Once you have obtained your entry clone, you may recombine the pENTR TOPO® construct with any GATEWAY™ destination vector of choice to generate an expression clone. This “LR” recombination reaction is mediated by LR CLONASE™, a cocktail of recombination proteins. LR CLONASE™ Enzyme Mix is available from Invitrogen Corporation (Carlsbad, Calif.). In certain such methods, for example, TOPO-adapted vectors are incubated with one or more nucleic acid segments (e.g., one or more PCR products) at room temperature (e.g., about 20-20° C.) for about 5-30 (and preferably about 10) minutes; the reaction is then heat-treated by incubation at about 80° C. for about 20 minutes, and the reaction mixture then used in a standard LR reaction according to manufacturer's instructions (Invitrogen Corporation, Carlsbad, Calif.), except the incubation time for the LR reaction is increased to about 3 hours.

Optimizing the TOPO® Cloning Reaction

Speeding up the Cloning Process. The high efficiency of TOPO® Cloning allows you to streamline the cloning process. If you routinely clone PCR products and wish to speed up the process, consider the following:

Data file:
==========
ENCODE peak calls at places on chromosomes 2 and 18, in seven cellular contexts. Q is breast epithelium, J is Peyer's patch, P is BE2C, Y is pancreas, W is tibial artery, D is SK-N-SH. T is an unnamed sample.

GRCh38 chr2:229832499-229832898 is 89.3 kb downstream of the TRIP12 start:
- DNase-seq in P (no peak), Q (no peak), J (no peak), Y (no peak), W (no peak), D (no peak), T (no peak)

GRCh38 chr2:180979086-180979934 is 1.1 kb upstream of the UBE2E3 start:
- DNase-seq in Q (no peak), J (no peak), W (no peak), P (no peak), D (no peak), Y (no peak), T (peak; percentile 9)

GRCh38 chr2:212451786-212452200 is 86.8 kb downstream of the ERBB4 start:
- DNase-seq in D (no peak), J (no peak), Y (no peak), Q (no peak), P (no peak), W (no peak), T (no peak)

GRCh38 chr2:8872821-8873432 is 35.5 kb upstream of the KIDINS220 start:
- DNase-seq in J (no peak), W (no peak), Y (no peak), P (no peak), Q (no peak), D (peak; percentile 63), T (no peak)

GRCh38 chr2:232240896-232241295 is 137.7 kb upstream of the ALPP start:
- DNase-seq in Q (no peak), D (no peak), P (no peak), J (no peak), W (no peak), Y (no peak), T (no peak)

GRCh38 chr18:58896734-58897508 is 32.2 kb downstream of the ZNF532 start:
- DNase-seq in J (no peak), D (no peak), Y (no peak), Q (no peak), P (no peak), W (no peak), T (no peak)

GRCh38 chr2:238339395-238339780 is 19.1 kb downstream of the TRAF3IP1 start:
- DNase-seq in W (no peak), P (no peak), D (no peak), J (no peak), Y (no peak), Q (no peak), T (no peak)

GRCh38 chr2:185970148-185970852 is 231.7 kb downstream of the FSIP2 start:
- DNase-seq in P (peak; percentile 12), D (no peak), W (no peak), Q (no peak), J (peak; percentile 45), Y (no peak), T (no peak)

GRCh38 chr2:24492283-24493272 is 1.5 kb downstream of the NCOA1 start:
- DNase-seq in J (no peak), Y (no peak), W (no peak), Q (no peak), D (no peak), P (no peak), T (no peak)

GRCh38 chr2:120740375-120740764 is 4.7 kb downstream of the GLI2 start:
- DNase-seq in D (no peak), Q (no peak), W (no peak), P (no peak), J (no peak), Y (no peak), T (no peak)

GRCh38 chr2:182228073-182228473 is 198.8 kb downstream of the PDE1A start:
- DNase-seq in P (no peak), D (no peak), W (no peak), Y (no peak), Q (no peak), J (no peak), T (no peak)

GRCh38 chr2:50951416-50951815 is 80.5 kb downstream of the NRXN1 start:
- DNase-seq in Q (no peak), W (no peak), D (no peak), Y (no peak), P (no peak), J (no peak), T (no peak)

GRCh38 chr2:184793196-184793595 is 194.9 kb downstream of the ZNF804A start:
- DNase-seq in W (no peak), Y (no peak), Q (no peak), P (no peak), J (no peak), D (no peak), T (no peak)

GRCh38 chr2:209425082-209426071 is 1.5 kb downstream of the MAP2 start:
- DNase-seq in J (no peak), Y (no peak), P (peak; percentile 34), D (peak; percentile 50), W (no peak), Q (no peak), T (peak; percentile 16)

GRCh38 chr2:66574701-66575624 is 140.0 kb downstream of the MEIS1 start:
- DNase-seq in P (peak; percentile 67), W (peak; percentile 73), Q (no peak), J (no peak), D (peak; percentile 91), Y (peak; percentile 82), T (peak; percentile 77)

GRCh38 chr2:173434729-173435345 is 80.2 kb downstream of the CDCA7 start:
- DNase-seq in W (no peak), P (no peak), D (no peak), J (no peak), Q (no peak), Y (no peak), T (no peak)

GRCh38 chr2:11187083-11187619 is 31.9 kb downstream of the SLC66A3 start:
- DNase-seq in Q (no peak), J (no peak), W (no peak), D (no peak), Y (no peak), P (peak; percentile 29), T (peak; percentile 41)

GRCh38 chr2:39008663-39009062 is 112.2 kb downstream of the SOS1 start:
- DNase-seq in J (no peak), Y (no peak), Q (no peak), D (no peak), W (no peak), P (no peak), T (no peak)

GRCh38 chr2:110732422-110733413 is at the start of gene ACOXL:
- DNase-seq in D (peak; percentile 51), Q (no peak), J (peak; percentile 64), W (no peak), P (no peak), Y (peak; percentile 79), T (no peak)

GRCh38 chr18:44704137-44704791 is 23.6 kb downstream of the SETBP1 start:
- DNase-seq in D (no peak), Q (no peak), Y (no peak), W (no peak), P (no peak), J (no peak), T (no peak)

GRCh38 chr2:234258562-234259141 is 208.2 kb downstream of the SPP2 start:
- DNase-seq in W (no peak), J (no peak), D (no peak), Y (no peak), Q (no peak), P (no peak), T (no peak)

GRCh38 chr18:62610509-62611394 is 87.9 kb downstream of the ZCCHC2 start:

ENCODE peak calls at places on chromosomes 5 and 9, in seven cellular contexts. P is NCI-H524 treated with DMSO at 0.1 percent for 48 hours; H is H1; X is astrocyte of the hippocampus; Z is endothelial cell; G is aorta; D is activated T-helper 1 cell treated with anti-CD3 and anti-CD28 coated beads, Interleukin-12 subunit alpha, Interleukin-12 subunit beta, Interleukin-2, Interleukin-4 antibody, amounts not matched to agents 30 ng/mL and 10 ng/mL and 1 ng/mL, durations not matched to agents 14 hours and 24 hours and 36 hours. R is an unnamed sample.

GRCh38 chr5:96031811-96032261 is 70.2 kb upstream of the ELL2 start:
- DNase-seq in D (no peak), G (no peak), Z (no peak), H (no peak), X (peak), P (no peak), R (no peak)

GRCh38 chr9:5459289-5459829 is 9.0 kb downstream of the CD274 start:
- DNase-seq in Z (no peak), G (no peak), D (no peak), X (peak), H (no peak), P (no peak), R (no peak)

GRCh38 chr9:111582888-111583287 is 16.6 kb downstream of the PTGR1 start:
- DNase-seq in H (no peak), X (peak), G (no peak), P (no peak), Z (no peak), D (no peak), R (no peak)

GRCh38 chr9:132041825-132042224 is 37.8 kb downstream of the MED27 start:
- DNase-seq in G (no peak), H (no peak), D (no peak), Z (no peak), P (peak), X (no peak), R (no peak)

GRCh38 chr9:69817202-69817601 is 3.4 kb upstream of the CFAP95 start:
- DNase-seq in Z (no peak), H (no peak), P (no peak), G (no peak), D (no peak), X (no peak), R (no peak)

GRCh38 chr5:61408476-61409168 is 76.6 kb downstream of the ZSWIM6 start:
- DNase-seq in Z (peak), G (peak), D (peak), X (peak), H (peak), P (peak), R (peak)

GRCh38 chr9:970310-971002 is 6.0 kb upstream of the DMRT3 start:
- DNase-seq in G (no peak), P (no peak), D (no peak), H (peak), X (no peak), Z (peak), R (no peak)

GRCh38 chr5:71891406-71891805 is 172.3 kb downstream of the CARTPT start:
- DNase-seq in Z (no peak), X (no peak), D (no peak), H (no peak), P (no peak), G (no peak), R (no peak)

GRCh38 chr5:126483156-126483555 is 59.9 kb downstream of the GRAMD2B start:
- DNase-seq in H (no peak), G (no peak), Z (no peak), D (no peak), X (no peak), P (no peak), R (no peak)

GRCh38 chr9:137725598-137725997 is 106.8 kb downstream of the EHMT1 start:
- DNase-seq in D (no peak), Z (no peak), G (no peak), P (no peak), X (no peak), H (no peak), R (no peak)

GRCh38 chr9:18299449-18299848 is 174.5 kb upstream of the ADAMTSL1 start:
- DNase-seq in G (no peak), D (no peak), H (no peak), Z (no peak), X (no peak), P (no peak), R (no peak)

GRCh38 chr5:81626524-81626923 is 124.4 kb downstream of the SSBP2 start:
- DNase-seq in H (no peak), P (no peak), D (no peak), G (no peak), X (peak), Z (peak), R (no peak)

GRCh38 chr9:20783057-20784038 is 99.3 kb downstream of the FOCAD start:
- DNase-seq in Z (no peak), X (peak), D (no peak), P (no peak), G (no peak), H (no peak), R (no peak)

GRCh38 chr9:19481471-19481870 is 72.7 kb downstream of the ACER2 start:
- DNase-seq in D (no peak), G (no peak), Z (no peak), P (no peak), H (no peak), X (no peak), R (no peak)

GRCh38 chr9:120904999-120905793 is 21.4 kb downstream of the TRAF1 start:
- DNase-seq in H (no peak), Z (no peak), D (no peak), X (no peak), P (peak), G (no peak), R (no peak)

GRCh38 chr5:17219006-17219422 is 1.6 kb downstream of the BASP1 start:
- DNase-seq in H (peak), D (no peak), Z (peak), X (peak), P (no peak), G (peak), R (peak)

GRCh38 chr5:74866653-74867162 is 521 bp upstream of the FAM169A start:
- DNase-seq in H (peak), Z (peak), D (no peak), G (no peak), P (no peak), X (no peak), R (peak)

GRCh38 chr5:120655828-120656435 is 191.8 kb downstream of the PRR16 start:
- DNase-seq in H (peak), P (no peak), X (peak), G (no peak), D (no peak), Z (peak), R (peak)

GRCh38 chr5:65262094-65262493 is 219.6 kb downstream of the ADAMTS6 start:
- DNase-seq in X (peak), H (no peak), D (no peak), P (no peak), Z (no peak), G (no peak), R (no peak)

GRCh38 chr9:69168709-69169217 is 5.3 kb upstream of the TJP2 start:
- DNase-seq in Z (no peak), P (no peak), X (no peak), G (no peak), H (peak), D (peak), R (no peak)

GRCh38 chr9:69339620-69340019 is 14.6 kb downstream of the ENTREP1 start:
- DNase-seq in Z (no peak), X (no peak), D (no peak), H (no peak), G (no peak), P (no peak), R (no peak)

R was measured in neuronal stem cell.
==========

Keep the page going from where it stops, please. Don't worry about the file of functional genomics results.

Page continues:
• Incubate the TOPO® Cloning reaction for only 30 seconds instead of 5 minutes.

You may not obtain the highest number of colonies, but with the high efficiency of TOPO® Cloning, most of the transformants will contain your insert.

    • After adding 3 μl of the TOPO® Cloning reaction to chemically competent cells, incubate on ice for only 5 minutes.

Increasing the incubation time to 30 minutes does not significantly improve transformation efficiency.

Obtaining More Transformants. If you are TOPO® Cloning large PCR products, toxic genes, or cloning a pool of PCR products, you may need more transformants to obtain the clones you want. To increase the number of colonies:

    • Incubate the salt-supplemented TOPO® Cloning reaction for 20 to 30 minutes instead of 5 minutes.

Increasing the incubation time of the salt-supplemented TOPO® Cloning reaction allows more molecules to ligate, increasing the transformation efficiency. Addition of salt appears to prevent topoisomerase I from rebinding and nicking the DNA after it has ligated the PCR product and dissociated from the DNA.